Approaches to a Cross-Cultural Engineering Design Theory

DS 69: Proceedings of E&PDE 2011, the 13th International Conference on Engineering and Product Design Education, London, UK, 08.-09.09.2011

Year: 2011
Editor: Kovacevic, Ahmed, Ion, William, McMahon, Chris, Buck, Lyndon and Hogarth, Peter
Author: Brezing, Alexander Nikolaus; Childs, Peter; Yim, Hyunjune; Bland, Paul Wilson; Rau, Pei-Luen Patrick
Series: E&PDE
Section: Design Methodology and Education 1
Page(s): 487-492


Engineering Design Theory as an integral part of engineering education serves the purpose of structuring the actions and thinking processes of practitioners in order to increase the efficiency of the development processes and the quality of the developed products. As a “method of applied thinking”, problem-oriented, systems-theory based approaches including models like the idealized process of engineering design based on the approach of functional decomposition (such as [1], [2], [3]) have replaced or at least completed teaching approaches that rely on studying best practice examples. This is at least the case in most institutions in Western Europe and the United States of America. It can be argued that the models have been designed by minds that follow certain patterns of thought to assist similarly structured minds. In fact, the design process itself is a brilliant example of a “form” in the sense of Plato’s Theory of Forms, which asserts that non-material abstract “forms”, and not the material world of change known to us through sensation, possess the highest and most fundamental kind of reality [4]. Nisbett argues in [5] that principles of Greek philosophy have structured the thinking patterns of modern “Westerners” (referring mainly to Europeans and Americans), whereas the differing philosophical heritage of “Asians” (referring mainly to Chinese and the culture area that has been strongly influenced by Chinese culture) results in profound differences with regards to perception and judgement of reality and consequently, the choice of one’s own actions in a given situation. Summarizing some of Nisbett’s assertions, Westerners are more likely to rely on categorizing and individualizing objects and applying formal logic in any situation, whereas Asians prefer not to disentangle objects from their context and reach decisions while carefully considering and even satisfying apparently contradictory propositions.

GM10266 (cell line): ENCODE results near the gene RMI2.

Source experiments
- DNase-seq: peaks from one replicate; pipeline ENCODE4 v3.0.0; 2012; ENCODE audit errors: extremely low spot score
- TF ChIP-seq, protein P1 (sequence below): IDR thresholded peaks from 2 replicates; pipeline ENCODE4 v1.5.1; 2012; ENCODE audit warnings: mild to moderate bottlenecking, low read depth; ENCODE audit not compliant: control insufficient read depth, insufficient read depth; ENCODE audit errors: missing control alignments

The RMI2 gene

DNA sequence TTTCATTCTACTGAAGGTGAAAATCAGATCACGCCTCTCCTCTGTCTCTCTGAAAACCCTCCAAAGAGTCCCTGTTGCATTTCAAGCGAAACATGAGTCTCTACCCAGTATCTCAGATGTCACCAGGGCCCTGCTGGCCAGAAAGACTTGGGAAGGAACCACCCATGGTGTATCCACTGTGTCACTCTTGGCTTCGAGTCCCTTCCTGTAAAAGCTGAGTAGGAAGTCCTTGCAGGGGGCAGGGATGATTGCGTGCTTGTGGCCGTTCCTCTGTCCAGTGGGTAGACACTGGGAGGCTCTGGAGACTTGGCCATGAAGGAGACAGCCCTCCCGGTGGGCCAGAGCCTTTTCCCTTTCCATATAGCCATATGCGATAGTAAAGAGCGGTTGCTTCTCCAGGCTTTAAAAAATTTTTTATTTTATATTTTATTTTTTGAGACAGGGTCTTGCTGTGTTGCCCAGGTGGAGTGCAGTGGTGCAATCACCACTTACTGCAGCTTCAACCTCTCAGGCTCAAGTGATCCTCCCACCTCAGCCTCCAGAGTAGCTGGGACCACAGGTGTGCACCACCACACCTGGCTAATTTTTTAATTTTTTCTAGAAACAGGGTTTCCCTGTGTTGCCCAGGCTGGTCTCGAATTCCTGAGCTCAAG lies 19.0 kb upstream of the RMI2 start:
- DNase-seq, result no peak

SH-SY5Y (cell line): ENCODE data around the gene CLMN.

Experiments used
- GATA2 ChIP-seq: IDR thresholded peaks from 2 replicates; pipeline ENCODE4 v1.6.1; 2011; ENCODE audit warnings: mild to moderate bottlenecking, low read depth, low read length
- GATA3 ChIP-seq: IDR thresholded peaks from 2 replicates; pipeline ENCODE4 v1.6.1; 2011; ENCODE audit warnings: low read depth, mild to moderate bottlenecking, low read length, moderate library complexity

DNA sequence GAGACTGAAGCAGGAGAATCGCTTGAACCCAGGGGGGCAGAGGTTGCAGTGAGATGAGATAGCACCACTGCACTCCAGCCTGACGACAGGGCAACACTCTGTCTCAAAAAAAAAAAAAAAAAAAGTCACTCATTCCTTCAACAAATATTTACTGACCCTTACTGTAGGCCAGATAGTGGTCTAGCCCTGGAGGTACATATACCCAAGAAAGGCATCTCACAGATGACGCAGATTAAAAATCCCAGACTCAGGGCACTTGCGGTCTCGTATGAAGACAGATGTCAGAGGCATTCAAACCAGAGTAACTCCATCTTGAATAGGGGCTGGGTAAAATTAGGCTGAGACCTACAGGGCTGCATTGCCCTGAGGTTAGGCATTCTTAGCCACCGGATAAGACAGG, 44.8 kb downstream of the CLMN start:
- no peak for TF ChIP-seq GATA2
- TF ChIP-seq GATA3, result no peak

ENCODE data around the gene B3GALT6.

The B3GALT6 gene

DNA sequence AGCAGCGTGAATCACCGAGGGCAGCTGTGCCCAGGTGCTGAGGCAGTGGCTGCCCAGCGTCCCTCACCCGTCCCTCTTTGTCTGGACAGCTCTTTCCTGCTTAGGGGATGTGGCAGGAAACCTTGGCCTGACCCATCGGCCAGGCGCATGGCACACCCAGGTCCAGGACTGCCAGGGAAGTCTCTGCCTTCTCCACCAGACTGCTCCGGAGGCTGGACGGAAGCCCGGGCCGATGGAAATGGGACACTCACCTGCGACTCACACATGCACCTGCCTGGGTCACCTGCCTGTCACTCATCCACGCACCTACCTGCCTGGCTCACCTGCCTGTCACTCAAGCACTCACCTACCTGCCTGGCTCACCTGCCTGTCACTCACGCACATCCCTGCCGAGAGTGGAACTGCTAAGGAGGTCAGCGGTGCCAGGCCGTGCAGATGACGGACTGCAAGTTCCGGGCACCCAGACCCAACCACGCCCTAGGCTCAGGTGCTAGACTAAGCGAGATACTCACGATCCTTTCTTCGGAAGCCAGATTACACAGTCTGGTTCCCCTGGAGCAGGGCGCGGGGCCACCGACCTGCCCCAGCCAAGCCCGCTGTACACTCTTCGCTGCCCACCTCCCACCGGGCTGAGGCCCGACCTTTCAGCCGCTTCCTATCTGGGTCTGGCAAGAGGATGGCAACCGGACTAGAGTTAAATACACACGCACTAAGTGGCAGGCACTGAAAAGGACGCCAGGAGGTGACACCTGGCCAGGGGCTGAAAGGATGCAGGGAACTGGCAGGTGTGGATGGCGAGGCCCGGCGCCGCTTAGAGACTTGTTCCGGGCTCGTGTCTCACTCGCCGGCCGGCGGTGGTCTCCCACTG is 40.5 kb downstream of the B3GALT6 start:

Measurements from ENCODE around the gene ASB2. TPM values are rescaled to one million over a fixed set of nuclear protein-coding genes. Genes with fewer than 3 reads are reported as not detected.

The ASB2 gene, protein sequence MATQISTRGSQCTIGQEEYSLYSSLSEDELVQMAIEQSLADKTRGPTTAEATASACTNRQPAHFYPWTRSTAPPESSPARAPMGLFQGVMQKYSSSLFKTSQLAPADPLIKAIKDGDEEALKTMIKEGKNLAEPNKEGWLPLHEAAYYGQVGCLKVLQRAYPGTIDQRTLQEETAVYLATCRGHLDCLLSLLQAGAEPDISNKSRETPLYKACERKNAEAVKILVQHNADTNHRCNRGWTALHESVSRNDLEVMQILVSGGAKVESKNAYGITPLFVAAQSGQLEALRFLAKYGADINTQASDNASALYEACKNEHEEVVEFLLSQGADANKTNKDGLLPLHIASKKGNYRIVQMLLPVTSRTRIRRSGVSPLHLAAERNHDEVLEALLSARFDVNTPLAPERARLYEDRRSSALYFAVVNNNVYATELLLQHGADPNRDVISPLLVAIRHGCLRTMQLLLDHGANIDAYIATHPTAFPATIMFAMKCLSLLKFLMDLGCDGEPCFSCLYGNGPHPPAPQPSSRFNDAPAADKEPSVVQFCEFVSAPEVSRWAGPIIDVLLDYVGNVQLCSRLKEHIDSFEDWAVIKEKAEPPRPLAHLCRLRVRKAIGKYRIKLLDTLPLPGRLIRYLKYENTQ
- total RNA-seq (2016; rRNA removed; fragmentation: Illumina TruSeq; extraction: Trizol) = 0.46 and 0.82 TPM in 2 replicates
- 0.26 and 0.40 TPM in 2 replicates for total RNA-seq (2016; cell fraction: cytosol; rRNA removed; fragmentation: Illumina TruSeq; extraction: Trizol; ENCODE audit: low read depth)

Assuming as a working hypothesis that these finding are valid, they must be considered in engineering design theory and education because, as with industry, engineering education has become globalized: Increasing numbers of students from some Eastern Asian countries have been graduating in Europe and the U. S. and moving on to teach at institutions in their home countries, passing on methodologies and thinking models. Many institutions in South Korea for example have taken over traditional curricula from U. S. institutions. International collaborations between institutions and exchanges of lecturers support that trend. This paper contains the results of a discussion of the contributing authors, who each have differing backgrounds and first hand experience in engineering design education between the Western and Asian cultural areas, on the validity of the outlined working hypothesis, personal experiences with Engineering Design Theory in education and industrial practice, resulting conclusions and consequences on engineering design education in an intercultural context.

[1] Pahl and Beitz

[2] VDI2221

[3] David Ullman

[4] []

[5] Nisbett, R. E.: The Geography of Thought - How Asians and Westeners Think Differently…and Why

Keywords: Design Process, Design Paradigms


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